A team led by Jean-Yves Rauch at FEMTO-ST demonstrated the μRobotex nanofactory's capabilities by building a tiny origami house from silica membranes.
The work required novel uses for several technologies. Via the paper:
In this study, the authors have demonstrated that it is possible to realize several three-dimensional (3D) micro- and nanostructures, by the fabrication of the smallest microhouse using a dual beam scanning electron microscope (SEM)/focused ion beam (FIB) Auriga 60 from Zeiss together with a six degree of freedom robot built with SmarAct components. In this new type of nanolab, cutting, etching, folding, assembling, and then welding thin membranes of silica on top of a cleaved optical fiber SMF28, or production of micro- and nanostructures, like the microhouse, are possible. The authors have experimentally shown that FIB can be used, in this new generation of micro/nanofactory, in combination with SEM, and gas injection system, in order to fabricate three-dimensional microstructures: a microhouse in this study, with ultrahigh accuracy assembly down to 10 nm. By using the theory of sputtering, the authors are able to propose a model of folding thin membranes of numerous materials such as metals, polymers, or crystals, i.e., silica, silicon, potassium tantalite, or lithium niobate. This method is usually described as origami in the literature. The experimental results indicate that the introduction of a microrobot inside the SEM vacuum chamber will provide the means to enlarge the scope of clean room facilities to build complex and smart 3D microsystems with heterogeneous materials, especially on the facet of an optical fiber in the lab on fiber new field. The authors propose a new way to easily manufacture many kinds of optical functions for light trapping based on nanoantennas, nanophotonic crystal, axicon or lattice, 3D biosensor with origami, and nanopatterning surfaces or carbon nanotubes, etc.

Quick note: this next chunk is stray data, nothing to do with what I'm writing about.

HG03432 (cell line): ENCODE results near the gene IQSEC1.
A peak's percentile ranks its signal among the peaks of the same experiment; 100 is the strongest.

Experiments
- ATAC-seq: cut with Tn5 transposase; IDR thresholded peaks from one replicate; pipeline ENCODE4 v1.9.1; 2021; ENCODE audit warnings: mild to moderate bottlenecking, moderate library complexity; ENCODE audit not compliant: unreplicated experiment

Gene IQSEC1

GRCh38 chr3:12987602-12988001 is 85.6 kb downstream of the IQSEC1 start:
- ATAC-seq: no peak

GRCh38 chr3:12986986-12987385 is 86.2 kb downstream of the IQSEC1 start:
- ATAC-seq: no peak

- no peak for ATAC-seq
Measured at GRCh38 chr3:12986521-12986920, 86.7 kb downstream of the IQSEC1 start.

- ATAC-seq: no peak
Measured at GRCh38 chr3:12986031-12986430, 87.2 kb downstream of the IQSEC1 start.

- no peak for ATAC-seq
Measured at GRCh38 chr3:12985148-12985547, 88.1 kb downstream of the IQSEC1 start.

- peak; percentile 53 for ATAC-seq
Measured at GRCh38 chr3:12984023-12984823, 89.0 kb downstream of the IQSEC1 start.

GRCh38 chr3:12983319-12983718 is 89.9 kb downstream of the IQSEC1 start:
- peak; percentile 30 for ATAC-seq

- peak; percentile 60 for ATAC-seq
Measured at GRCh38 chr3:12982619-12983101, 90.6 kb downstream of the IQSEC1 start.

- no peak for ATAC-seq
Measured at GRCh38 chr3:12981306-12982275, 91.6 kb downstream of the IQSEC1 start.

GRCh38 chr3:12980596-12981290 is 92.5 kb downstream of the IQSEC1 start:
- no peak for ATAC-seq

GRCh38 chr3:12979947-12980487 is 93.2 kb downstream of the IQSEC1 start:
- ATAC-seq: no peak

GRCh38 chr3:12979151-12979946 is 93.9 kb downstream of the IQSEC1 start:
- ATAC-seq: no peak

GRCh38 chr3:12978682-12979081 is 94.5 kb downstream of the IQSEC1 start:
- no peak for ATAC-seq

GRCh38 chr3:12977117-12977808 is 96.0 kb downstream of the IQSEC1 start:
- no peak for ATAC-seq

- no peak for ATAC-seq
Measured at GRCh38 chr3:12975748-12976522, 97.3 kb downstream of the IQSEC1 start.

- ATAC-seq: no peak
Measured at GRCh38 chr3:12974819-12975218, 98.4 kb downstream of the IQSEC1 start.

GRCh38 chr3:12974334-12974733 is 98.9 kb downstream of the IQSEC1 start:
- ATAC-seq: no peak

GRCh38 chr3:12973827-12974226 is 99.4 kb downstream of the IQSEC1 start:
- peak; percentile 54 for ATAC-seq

• Smallest microhouse in the world, assembled on the facet of an optical fiber by origami and welded in the μRobotex nanofactory (via YouTube / FEMTO-ST)